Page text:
What are fractals like?

On the macroscopic scale, fractals can be seen as complex, irregular patterns at all scales and in all views, near or far. Some of the most notable examples of such patterns include the design of human fingerprints, tree stumps, snail shells, the human vein system, the network of rivers seen from above, the division of veins in a plant. leaf, the edges of a snowflake, lightning branching in different directions, the shapes of clouds, the mixing of liquids of different viscosities, the way tumors grow in the body, and so on.

There are fractals in the quantum realm too. In a study published in 2019, for example, researchers from Switzerland and the USA used X-rays to study the magnetic properties of a compound called neodymium-nickel oxide. They erased your magnetic order (the parts of your internal order imposed by magnetic fields) and then restored it. To their surprise, they discovered that parts of the interior of the material where the magnetization was in the same direction – called magnetic domains – had a fractal arrangement. They also found that the domains reappeared in almost the same positions they were in before they were erased, as if the material had a memory. All of these effects were due to the quantum physical properties of the material.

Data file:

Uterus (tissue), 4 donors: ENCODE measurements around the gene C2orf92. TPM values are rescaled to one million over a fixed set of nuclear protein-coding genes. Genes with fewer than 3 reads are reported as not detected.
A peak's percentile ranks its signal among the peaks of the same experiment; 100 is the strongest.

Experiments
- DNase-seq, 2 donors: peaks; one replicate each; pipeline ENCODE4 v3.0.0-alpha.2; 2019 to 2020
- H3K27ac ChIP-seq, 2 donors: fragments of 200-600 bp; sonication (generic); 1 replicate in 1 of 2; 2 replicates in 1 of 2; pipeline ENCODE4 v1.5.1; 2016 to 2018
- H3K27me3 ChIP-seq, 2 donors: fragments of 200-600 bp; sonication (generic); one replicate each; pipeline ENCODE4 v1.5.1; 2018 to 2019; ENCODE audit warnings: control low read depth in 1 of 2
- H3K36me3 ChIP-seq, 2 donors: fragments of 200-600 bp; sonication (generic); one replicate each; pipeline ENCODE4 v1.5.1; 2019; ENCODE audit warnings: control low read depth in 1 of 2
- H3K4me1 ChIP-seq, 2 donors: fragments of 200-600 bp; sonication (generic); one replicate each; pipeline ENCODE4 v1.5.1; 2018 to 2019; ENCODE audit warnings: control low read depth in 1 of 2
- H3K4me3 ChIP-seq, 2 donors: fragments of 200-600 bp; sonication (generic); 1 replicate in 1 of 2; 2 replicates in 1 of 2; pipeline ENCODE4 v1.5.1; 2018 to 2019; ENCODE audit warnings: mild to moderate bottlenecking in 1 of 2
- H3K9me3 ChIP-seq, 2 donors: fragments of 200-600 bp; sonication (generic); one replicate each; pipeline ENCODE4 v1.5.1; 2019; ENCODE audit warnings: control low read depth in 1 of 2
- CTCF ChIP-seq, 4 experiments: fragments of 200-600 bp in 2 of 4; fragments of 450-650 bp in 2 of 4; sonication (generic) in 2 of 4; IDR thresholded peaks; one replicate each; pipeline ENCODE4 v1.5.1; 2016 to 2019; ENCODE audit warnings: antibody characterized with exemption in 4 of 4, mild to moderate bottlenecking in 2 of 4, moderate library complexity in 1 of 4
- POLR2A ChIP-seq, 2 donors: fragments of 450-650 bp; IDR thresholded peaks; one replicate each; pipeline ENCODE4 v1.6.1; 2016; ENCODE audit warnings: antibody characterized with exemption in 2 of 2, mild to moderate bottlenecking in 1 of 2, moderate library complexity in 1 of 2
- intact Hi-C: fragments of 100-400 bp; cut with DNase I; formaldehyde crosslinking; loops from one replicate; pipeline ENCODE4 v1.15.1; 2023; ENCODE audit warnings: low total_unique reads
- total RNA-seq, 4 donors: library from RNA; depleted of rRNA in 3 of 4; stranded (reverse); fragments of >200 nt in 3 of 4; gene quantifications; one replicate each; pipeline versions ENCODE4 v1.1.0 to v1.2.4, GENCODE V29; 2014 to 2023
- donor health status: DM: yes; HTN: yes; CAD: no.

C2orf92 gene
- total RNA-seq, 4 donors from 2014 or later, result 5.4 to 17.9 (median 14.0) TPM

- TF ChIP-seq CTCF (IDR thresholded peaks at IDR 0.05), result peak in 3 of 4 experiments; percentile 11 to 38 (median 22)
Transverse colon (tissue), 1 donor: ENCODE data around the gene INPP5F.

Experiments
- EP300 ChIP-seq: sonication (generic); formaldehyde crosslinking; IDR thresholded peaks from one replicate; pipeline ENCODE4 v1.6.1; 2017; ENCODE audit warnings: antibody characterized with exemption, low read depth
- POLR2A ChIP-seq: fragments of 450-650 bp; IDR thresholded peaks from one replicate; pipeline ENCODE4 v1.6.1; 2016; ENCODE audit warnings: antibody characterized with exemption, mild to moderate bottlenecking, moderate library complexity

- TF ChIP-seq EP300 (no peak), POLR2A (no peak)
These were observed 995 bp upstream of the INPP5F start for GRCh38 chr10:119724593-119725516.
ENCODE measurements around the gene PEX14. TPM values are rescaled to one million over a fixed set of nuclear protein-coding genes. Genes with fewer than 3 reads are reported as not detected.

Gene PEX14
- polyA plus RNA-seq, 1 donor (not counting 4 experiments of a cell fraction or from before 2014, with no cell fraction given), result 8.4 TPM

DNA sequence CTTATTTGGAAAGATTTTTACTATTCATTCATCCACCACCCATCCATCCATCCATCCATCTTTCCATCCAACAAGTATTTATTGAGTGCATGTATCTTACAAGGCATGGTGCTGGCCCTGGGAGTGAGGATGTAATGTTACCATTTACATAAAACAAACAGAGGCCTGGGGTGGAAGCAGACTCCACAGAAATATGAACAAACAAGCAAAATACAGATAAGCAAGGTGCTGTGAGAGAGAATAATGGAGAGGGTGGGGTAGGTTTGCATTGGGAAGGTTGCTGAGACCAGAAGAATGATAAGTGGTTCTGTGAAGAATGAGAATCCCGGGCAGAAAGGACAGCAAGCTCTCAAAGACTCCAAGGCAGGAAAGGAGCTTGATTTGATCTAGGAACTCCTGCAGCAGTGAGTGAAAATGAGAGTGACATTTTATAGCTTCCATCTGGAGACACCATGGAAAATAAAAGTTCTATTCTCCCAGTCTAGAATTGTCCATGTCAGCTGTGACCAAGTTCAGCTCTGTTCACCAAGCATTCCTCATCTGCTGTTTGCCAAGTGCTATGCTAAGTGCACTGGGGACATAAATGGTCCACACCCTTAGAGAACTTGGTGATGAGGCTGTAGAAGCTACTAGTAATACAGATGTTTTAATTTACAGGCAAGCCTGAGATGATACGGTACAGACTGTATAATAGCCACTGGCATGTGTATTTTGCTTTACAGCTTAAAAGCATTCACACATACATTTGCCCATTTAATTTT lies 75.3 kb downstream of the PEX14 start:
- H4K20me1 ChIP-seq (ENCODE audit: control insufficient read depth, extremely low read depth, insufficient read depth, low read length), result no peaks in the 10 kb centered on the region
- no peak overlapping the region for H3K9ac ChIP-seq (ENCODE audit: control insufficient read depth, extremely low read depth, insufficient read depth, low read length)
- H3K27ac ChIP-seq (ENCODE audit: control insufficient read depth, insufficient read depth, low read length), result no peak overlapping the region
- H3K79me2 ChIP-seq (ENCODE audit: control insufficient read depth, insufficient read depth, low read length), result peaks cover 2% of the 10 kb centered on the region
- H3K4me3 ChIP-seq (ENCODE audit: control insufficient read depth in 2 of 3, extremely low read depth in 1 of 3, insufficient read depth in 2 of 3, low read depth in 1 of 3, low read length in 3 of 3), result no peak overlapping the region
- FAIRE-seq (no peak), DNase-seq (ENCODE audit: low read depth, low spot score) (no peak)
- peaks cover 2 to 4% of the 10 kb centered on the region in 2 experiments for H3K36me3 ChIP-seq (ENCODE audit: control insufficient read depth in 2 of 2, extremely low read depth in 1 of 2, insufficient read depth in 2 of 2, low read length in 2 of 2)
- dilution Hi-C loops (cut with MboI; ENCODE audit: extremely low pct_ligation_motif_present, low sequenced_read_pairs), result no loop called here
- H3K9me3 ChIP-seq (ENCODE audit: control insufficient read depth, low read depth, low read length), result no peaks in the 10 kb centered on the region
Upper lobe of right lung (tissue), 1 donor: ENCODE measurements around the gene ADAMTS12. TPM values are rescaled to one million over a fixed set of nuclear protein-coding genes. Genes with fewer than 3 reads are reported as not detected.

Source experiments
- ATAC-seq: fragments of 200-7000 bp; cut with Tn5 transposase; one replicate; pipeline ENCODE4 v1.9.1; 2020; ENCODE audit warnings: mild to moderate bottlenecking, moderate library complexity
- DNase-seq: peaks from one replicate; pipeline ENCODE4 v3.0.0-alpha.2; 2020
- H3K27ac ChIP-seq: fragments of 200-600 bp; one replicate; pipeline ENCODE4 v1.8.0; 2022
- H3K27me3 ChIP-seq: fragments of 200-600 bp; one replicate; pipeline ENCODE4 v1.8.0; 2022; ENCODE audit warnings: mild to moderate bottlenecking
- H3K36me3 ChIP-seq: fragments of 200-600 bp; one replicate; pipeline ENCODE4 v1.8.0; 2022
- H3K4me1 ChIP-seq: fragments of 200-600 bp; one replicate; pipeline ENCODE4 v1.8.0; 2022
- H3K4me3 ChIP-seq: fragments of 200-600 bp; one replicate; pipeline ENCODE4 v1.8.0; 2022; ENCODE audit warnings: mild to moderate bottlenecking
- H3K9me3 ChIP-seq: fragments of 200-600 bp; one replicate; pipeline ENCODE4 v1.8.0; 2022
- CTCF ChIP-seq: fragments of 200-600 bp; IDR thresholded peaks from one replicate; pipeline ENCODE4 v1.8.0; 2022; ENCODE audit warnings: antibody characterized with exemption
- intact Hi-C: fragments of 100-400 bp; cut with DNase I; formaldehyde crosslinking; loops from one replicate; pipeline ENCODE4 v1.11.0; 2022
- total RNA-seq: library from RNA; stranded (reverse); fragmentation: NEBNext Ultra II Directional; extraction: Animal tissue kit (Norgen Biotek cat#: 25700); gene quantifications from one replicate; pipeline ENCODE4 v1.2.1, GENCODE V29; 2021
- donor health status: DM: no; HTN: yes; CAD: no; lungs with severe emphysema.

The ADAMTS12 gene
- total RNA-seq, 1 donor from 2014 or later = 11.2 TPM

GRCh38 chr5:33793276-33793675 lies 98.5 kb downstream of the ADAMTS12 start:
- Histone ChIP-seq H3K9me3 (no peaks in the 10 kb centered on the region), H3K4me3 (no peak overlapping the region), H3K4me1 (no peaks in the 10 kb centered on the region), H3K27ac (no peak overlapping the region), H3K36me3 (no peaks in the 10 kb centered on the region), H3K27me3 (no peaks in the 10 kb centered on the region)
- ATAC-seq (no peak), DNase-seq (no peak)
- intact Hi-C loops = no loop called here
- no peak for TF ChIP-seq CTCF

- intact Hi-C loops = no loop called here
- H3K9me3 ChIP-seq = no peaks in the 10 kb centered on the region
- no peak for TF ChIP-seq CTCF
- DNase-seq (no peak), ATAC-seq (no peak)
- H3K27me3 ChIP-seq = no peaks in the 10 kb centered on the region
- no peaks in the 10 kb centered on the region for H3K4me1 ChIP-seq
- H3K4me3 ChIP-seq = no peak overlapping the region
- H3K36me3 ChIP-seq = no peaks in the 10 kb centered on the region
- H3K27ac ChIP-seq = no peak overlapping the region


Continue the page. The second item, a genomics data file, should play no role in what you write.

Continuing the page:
Another example of fractal behavior on a microscopic scale is available in graphene – a single-atom-thick sheet of carbon atoms bonded together. In this scenario, the surface density pattern of electrons has an almost fractal distribution.

What are the applications of fractality?

Historically, the first attempt to apply fractal analysis in physics was to Brownian motion – the rapid, random, zigzag movement of small particles suspended in a liquid medium, such as pollen in water. As such, the value of fractals is that they describe a new kind of order in systems that we would otherwise have overlooked. They open the way to possible new insights from otherwise familiar shapes, such as lines, planes and points, in the unfamiliar environment of a space with non-integer dimensions.

Researchers have also used the concept of fractality in data compression, such as to reduce the size of an image when storing it and to design more compact antennas without compromising their performance. Some have also used fractality to study patterns in galaxies and planets and, in cell biology, to make sense of some bacterial cultures. Fractal geometry has also found applications in chromatography and ion exchange processes, among others.

Fractals are rooted in geometry, but – like the fractal growth of tree branches – they have far-reaching implications, even more so because they interact with different natural processes in a variety of environments. There are self-similar structures all around us that become increasingly complex over time. You just need to slow down and look closer, and you might glean some information that brings some quantum mystery into focus.

Qudsia Gani is an Assistant Professor in the Department of Physics, Government College for Women, Srinagar.